MARY LOUISE KELLY, HOST:
Well, if you want a visible sign of the uncertainty being caused by President Trump's decision to withdraw from the Iran deal, keep your eye on oil prices. They have been rising steadily for a bunch of reasons. The price of crude is up more than 15 percent this year, and Iran is a major oil producer. So this decision could roil energy markets around the world. NPR's Uri Berliner joins us now with more on that. Hey there, Uri.
URI BERLINER, BYLINE: Hello, Mary Louise.
KELLY: So do we know yet how this decision to pull out of the Iran nuclear deal may affect oil prices?
BERLINER: Well, yesterday, the price of crude topped $70 a barrel. That was its highest level since 2014, and that was...
KELLY: Yesterday - so meaning we didn't have this announcement yet, but everybody was anticipating...
BERLINER: Yeah. Everybody was anticipating.
BERLINER: That was when word was getting out. Today, actually, the prices have leveled off a little bit.
KELLY: And then what about supply? I mean, once the Trump administration reinstates sanctions - the big takeaway from today - when sanctions kick in again on Iran, what might that do to oil supplies?
BERLINER: Well, first, we don't know exactly how these sanctions are going to play out. But the U.S. could punish or threaten any country that ignores the U.S. sanction, and it doesn't - and doesn't curb its oil imports from Iran. It could do that diplomatically. It could do that by punishing the banks from those countries, cutting off some of their access to the U.S. financial system. But here's something to keep in mind. Oil supplies - they're fairly tight right now, and that's one of the factors that's been pushing up prices. You know, a few years ago, there was this huge glut of oil.
BERLINER: All the big oil producers, including the U.S. - they were pumping a lot of crude. And the price of oil got dirt cheap. It fell to around $27 a barrel. Now that glut is being absorbed. There's more demand. Economies around the world are improving. And if sanctions take some of Iran's oil off global markets, we could see even tighter supplies and higher prices.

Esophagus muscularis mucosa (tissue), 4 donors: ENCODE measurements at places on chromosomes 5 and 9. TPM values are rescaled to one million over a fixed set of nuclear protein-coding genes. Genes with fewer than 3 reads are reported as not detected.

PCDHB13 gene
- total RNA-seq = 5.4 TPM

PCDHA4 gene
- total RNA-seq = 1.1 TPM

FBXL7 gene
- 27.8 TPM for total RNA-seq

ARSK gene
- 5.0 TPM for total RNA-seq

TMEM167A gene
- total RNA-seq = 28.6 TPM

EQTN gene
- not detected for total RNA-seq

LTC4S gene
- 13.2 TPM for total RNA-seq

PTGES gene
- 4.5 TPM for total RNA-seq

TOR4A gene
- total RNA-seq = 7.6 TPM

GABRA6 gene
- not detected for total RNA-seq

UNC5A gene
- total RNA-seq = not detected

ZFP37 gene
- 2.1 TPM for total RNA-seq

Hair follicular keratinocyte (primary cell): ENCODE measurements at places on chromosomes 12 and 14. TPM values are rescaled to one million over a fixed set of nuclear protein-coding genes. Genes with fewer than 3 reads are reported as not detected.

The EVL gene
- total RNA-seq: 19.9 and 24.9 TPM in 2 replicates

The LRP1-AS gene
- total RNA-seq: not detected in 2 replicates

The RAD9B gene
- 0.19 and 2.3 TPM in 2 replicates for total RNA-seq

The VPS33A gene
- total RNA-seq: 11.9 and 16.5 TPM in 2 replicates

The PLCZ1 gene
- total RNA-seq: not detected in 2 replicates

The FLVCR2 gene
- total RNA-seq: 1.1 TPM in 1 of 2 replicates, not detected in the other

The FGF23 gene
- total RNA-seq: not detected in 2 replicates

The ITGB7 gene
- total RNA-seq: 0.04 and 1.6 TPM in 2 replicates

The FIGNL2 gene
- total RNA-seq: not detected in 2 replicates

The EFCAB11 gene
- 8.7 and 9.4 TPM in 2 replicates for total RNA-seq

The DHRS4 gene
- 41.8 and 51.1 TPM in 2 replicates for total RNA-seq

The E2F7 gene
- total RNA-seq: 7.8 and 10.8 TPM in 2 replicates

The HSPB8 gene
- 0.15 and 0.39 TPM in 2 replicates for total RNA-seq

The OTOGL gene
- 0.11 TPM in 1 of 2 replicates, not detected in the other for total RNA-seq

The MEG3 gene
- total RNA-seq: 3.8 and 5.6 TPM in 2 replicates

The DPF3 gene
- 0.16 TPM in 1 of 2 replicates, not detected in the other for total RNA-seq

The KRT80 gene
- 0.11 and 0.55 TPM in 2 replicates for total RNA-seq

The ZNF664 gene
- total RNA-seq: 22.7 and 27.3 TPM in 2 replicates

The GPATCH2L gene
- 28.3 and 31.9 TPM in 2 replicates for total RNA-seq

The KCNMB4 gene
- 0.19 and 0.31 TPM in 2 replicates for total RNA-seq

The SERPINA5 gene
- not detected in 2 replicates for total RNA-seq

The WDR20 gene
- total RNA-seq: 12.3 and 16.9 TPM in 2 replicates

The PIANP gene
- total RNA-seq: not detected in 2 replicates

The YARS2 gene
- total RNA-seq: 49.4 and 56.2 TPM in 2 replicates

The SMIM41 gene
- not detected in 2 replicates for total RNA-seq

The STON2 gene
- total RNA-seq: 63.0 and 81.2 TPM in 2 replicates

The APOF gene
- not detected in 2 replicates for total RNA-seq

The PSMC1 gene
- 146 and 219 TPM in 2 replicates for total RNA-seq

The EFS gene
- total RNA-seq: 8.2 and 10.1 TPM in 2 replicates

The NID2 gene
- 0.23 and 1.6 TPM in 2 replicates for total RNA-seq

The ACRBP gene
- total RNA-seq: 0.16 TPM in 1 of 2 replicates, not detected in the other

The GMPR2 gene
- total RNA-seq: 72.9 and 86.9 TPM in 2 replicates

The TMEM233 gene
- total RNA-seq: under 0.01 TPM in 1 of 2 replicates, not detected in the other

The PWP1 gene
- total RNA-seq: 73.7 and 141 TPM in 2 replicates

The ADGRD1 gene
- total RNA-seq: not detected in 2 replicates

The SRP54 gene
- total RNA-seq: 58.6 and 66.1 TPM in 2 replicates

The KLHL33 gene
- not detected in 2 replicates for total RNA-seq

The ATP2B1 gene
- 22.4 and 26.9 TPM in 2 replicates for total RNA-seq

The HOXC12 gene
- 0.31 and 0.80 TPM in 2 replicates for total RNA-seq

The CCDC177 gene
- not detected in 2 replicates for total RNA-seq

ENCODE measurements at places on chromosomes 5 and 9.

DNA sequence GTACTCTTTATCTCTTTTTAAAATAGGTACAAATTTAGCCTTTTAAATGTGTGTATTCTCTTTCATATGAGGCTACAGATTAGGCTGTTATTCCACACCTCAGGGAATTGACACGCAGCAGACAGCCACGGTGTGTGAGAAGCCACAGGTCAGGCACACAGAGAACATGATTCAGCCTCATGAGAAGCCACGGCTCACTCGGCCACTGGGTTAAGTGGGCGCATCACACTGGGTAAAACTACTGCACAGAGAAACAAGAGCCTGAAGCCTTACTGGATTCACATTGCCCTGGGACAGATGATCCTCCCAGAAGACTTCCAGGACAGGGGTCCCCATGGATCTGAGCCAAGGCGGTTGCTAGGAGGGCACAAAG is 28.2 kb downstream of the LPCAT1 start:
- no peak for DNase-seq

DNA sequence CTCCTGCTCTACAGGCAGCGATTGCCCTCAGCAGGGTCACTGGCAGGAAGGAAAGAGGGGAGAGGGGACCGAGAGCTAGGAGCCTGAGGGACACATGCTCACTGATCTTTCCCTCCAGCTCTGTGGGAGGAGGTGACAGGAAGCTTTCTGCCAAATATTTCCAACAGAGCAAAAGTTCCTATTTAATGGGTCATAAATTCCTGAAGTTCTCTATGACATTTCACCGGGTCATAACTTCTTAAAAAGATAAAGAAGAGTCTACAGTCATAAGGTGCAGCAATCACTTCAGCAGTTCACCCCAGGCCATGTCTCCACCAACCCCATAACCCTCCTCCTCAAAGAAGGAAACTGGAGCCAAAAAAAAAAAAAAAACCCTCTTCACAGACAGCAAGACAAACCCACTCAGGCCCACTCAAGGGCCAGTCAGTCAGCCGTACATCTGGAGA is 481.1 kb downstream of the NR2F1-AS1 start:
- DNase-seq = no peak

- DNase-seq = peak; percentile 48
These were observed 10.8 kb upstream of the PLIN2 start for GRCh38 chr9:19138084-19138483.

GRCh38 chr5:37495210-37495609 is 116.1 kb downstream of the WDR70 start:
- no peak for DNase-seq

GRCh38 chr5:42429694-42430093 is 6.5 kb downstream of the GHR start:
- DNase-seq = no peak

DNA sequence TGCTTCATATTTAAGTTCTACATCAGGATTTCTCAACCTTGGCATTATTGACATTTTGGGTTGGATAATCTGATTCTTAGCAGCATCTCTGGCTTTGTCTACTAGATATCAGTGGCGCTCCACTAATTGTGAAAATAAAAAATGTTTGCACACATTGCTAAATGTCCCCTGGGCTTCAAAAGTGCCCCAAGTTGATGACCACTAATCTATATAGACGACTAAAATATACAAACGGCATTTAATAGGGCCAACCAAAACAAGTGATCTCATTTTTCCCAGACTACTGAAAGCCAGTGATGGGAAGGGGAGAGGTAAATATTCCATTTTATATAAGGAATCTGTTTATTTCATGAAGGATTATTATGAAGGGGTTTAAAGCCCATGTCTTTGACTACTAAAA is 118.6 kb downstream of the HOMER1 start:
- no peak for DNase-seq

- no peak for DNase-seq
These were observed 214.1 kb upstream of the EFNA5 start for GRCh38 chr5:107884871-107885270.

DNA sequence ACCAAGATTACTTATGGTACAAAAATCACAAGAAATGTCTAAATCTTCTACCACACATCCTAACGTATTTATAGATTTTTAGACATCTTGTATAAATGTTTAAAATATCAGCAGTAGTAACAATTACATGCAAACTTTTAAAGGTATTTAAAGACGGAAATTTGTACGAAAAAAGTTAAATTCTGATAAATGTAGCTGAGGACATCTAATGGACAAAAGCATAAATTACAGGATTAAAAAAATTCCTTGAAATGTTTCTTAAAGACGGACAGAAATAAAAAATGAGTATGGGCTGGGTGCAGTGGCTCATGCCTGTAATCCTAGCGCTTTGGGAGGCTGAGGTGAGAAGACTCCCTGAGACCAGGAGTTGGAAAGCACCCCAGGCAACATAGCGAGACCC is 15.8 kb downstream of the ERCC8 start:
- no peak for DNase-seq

KELLY: OK, so you're describing forces that were already in motion. We watch and wait and see how today's decision on the Iran deal may impact those forces - but back to this central question of Iran. I just described it as a major oil producer. How major, Uri? Where do they rank?
BERLINER: Well, it's major. Iran was the world's fifth-largest oil producer last year, accounting for about 5 percent of total output. So it's significant, but it's not one of the oil giants. So are there - there are definitely factors beyond Iran that have been affecting the price of oil. You know, as I mentioned, there was this oil glut back in 2016. And in December of that year, Russia and Saudi Arabia and a number of other countries - they joined hands to limit production. They agreed to sell less oil into the global market. And surprisingly, that's worked 'cause those kinds of deals usually fall apart because of cheating.
KELLY: Cheating meaning what?
BERLINER: Cheating. The goal of these joint deals is to increase prices by limiting production. That takes time, and a lot of oil producing countries - they're pretty weak economically, so they need cash right away. So they go ahead. They keep producing and selling as much as they can. They cheat, and the deal falls apart. But this time, it worked largely because Saudi Arabia and Russia, two of the world's largest oil giants - they've stuck together and kept their promise to cut output.
KELLY: All right, let me bring this right back home, right back to - I'm going to be driving home tonight trying to fill up my car at the gas station. Everything you're telling me suggests that the price that I will be paying to fill up my car - that we're all going to be paying to fill up our cars - that's going to sneak up, right?
BERLINER: Yeah. You may not love it. The average price of a gallon of regular now is $2.81. That's up nearly 20 percent over the last year. In some parts of the country, especially on the West Coast, the price is well above $3. And gas prices normally get a bit higher in the summer when people start driving more - head off on vacation. So if gas prices go a lot higher, that could crimp consumer spending and have an impact on the broader economy.
KELLY: All right, NPR business editor Uri Berliner - Uri, thank you.
BERLINER: Thank you, Mary Louise.
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